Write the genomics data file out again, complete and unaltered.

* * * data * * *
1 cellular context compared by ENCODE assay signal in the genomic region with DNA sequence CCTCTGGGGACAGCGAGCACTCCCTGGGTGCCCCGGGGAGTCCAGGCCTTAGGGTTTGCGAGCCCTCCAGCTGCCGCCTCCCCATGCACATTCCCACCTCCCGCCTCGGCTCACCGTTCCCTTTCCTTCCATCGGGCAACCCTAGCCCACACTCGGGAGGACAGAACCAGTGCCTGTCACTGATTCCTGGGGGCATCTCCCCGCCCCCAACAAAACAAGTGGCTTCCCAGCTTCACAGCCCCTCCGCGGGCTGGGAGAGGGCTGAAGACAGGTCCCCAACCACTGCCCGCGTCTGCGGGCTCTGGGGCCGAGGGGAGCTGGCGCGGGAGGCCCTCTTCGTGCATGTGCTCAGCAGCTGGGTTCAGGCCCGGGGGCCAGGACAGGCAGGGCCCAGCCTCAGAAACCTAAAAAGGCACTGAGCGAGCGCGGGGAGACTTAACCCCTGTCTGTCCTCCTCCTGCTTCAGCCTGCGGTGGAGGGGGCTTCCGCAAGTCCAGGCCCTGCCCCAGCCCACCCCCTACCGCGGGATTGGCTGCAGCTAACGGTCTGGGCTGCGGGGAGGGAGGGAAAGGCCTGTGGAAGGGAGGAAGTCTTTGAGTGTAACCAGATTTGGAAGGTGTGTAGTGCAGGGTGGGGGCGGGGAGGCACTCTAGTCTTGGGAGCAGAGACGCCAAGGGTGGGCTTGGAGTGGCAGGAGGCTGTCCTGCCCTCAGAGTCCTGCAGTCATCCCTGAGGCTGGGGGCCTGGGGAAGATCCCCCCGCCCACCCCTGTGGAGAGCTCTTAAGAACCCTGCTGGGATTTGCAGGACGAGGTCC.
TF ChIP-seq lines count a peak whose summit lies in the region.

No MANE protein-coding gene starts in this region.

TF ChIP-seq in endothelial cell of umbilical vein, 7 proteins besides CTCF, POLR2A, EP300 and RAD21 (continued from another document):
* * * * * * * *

1 cellular context compared by ENCODE assay signal in the genomic region with DNA sequence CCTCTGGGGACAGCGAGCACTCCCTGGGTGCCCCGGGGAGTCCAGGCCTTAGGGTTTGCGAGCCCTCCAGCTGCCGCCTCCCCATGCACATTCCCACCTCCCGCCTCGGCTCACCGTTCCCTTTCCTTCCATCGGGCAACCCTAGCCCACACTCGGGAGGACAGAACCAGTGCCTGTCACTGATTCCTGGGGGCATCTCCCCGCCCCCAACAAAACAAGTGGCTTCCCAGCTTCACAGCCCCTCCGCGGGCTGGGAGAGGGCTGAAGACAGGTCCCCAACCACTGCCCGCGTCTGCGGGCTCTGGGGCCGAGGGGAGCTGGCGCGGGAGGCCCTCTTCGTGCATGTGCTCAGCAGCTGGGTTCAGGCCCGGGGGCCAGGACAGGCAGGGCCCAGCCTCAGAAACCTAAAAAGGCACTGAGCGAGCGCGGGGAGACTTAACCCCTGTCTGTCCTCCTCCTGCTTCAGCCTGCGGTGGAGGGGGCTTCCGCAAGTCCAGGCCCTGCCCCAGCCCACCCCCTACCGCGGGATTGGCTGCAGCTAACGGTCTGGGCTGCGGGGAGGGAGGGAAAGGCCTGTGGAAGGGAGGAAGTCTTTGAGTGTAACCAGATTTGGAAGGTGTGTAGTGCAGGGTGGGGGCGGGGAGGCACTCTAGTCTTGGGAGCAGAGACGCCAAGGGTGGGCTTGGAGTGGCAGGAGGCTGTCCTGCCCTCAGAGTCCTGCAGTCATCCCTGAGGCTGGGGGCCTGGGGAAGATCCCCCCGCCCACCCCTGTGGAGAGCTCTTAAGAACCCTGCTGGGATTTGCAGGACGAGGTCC.
TF ChIP-seq lines count a peak whose summit lies in the region.

No MANE protein-coding gene starts in this region.

TF ChIP-seq in endothelial cell of umbilical vein, 7 proteins besides CTCF, POLR2A, EP300 and RAD21 (continued from another document):